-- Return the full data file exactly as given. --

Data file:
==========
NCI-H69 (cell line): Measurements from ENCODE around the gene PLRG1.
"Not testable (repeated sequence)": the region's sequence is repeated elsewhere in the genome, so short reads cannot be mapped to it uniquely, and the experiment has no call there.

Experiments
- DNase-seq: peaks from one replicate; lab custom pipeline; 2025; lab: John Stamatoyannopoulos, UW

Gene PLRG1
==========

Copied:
NCI-H69 (cell line): Measurements from ENCODE around the gene PLRG1.
"Not testable (repeated sequence)": the region's sequence is repeated elsewhere in the genome, so short reads cannot be mapped to it uniquely, and the experiment has no call there.

Experiments
- DNase-seq: peaks from one replicate; lab custom pipeline; 2025; lab: John Stamatoyannopoulos, UW

Gene PLRG1